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Research done by the American Academy of Pediatrics and the Pediatric Academic Societies

The American Academy of Pediatrics is the foremost trade association for physicians and other health professionals specializing in pediatrics. In fulfillment of its trademark slogan “Dedicated to the Health of All Children,” the 60,000 member strong AAP holds conferences, issues many publications, and maintains websites, including HealthyChildren.org, which provides health care information and guidance for parents and caregivers, written in a way that is accessible to laypeople.

An important part of the AAP’s mission is research. The AAP and three other organizations (the American Pediatric Society, the Society for Pediatric Research, and the American Pediatric Association), jointly known as the Pediatric Academic Societies (PAS), sponsor research in the following medical areas:

* Adolescent Medicine

* Allergy & Immunology & Rheumatology

* Behavioral/Developmental Pediatrics

* Cardiology

* Critical Care

* Developmental Biology

* Emergency Medicine

* Endocrinology & Diabetes (Basic Research)

* Endocrinology & Diabetes (Clinical Research)

* Epidemiology

* Gastroenterology

* General Pediatrics & Preventive Pediatrics

* Genetics/Inborn Error of Metabolism

* Hematology/Oncology

* Infectious Diseases

* Medical Education

* Neonatal Epidemiology & Follow up

* Neonatal Fetal Nutrition & Metabolism

* Neonatal Infectious Diseases/Immunology

* Neonatal Neurology

* Neonatal Pulmonology

* Neonatology – General

* Nephrology

* Neurology

* Pulmonology

But a perusal of some recent research projects gives an even better sense of what the PAS studies than one can glean merely from this list of subject areas. The 2010 PAS meeting included presentations on dozens of specific topics, including:

* “Infection and the Neonatal Brain”

* “Genetic Basis of Disease”

* “Autism Spectrum Disorders Research”

* “Controversies in Management of Hyperthyroidism”

* “Health Information Technology: Talk of the Town, and Untapped Potential for Pediatrics”

* “Regulatory Challenges in Pediatric Research”

* “Ethical and Social Implications of Providing Intensive Interventions to Infants for Whom the Clinical or Developmental Prognosis is Uncertain”

* “Child Abuse”

* “Public Health & Prevention: Innovative Interventions & Approaches”

* “Addressing Youth Violence Across the Clinical Spectrum: Prevention and Intervention”

From this sampling, we see that plenty of what the PAS addresses is the sort of “white lab coat,” “roomful of microscopes” stuff about diseases that most folks associate with medical research. (See the first four examples on the list of presentations.)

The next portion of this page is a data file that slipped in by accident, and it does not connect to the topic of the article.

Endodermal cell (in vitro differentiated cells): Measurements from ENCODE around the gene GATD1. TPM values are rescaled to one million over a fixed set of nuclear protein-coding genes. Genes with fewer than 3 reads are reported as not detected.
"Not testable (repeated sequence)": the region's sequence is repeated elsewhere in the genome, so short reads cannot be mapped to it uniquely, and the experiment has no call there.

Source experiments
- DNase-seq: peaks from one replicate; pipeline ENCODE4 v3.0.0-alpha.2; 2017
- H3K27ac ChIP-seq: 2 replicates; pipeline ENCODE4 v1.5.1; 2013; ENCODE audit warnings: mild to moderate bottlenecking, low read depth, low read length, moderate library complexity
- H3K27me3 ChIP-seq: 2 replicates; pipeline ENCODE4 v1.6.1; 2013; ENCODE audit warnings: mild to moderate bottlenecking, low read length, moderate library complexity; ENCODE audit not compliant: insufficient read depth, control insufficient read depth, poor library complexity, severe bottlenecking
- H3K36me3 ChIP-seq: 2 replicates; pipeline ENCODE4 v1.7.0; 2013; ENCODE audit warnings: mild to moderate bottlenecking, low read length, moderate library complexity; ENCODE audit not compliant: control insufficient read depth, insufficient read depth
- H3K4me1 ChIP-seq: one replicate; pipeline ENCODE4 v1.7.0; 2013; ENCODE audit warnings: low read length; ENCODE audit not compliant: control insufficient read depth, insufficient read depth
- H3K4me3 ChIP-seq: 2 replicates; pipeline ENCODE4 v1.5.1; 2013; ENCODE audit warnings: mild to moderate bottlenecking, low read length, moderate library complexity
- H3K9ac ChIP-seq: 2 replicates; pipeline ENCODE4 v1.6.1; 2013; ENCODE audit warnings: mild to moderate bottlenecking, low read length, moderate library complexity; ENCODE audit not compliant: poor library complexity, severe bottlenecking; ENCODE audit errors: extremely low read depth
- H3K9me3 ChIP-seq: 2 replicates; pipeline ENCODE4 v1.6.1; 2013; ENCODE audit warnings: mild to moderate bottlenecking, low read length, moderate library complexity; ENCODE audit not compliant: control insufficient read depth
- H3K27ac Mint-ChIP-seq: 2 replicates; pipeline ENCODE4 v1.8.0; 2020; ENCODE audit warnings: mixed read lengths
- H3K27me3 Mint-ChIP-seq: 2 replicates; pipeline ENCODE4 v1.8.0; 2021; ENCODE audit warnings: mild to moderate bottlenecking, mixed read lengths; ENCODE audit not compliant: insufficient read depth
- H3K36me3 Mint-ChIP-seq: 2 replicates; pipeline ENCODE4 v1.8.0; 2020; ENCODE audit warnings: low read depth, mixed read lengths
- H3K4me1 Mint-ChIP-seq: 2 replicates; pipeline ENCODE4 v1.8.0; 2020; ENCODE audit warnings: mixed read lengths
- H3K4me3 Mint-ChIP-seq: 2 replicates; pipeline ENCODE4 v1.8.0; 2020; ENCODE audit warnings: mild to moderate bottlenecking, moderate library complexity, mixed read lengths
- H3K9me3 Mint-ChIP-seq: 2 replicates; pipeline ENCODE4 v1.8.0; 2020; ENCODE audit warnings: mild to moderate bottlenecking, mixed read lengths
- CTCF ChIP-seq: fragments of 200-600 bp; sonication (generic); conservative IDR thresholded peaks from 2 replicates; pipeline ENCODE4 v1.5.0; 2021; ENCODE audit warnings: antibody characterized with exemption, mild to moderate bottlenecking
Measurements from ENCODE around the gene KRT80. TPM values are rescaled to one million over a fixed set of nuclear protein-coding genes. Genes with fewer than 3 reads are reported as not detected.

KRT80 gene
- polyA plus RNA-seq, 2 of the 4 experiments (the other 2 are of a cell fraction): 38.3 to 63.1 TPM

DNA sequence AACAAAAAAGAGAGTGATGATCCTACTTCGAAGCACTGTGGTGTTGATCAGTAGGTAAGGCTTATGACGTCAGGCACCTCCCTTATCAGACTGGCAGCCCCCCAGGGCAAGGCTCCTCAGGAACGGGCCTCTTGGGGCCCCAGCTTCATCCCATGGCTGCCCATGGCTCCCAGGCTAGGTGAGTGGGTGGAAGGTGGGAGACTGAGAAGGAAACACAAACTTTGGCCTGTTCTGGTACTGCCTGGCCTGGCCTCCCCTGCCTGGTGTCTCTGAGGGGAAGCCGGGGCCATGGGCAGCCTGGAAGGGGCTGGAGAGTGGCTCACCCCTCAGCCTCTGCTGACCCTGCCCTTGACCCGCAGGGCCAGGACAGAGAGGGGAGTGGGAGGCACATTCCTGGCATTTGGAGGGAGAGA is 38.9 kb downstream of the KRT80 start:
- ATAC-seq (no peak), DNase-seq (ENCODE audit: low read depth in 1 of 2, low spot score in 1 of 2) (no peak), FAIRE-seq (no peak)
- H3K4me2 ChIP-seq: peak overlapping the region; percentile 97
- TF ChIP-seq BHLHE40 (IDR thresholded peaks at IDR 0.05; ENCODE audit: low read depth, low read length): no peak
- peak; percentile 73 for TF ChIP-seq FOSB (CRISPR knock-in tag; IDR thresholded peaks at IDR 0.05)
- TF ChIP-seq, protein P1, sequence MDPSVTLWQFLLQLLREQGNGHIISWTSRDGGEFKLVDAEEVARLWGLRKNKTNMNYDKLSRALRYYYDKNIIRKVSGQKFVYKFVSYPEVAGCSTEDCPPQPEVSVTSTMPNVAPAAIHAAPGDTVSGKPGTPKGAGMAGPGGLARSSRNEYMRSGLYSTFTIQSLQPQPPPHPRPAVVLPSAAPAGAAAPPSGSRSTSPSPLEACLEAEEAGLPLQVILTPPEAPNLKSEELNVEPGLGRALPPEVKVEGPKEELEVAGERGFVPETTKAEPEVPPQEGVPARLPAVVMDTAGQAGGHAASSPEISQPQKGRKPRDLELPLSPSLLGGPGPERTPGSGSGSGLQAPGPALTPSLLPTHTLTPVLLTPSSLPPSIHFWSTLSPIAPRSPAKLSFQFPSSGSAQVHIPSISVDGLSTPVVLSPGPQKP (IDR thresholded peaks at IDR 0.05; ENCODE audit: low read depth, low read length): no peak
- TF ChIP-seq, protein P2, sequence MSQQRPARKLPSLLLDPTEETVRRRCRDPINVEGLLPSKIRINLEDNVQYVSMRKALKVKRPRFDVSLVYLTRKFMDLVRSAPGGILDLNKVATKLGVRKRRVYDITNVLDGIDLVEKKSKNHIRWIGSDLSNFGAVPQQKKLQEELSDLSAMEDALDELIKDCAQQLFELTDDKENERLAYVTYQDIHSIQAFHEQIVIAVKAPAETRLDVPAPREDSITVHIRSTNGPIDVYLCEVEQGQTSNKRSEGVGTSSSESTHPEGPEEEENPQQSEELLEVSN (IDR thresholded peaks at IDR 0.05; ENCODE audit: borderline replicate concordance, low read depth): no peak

But what’s striking is how much of what the PAS does goes beyond that type of research. The next two items on the list for instance, having to do with technology and regulation, are not so much about medical conditions directly, as about the practice of medicine and medical research itself.

Beyond that, note how the PAS ventures into areas of politics, sociology, ethics, etc. The bottom four items on the list of presentations are hardly the sorts of things one can find out a lot about with a microscope. Yet if we interpret the purpose of medicine and pediatrics broadly enough (recall the AAP slogan: “Dedicated to the Health of All Children”), certainly such areas are relevant.

Let’s say a certain amount of time and resources devoted to hard core biological and chemical research into cells and viruses and possible new drugs, etc., results in an improvement in the treatment of a certain form of childhood cancer such that 5% of the patients who otherwise would have died from it survive, and many others at least have their life extended slightly and/or have a better quality of life toward the end. Clearly an important and valuable success.

But what if the same amount of time and resources devoted to research into human behavior provided insight that led to a reduction in child abuse or a reduction in gun violence involving children, or a reduction in teenagers driving drunk? Couldn’t those societal improvements do at least as much good for the “Health of All Children” as the new cancer treatment?

So the AAP and the other pediatric organizations that make up the PAS conduct research that covers quite a broad area, but always related to improving the health and wellbeing of children.

Sources:

American Academy of Pediatrics

American Pediatric Society/Society for Pediatric Research